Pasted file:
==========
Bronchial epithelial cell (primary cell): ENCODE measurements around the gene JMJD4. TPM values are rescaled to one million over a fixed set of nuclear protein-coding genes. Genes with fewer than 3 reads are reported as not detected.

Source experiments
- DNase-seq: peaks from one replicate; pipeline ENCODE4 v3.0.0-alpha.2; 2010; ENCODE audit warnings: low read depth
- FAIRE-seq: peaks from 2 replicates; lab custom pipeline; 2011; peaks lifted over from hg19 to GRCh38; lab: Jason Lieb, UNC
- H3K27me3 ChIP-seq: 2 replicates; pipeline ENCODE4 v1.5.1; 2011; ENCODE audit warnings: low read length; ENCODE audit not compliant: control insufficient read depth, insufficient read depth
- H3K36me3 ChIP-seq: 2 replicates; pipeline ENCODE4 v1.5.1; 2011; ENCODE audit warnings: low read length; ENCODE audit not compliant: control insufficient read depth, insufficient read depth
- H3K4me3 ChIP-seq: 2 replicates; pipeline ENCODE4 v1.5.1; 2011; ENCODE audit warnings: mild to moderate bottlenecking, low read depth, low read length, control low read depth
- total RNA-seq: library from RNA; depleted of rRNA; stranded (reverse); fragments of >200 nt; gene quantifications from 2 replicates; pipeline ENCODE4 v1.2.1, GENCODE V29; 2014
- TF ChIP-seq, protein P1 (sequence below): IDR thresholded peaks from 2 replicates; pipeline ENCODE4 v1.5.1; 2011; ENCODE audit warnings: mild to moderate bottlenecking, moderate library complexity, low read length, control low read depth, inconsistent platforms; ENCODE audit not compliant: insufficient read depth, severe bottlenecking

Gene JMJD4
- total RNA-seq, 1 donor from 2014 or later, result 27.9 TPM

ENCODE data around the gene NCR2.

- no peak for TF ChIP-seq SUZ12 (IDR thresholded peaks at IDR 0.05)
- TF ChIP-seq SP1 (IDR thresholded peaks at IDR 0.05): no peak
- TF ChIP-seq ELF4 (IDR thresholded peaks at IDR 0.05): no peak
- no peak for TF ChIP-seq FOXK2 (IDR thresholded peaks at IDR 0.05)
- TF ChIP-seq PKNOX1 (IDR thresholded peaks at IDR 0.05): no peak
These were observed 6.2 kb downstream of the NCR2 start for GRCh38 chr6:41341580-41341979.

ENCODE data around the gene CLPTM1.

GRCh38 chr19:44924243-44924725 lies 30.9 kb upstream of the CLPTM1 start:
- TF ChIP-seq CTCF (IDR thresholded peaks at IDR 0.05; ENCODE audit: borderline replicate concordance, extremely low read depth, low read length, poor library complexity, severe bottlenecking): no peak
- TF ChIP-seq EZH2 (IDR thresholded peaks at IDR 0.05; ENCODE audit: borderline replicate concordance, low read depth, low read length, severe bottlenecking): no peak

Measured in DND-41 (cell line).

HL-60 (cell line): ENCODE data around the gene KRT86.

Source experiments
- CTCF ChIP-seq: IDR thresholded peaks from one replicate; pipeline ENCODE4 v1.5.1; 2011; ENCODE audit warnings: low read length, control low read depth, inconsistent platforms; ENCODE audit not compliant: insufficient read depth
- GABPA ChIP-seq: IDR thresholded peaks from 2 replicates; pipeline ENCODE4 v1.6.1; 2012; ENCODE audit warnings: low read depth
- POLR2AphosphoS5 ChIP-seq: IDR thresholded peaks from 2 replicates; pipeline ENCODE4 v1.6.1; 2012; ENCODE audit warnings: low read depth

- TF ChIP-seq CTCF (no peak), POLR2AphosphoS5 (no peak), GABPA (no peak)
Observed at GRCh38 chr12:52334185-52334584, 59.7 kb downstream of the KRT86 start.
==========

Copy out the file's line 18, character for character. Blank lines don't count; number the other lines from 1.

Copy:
These were observed 6.2 kb downstream of the NCR2 start for GRCh38 chr6:41341580-41341979.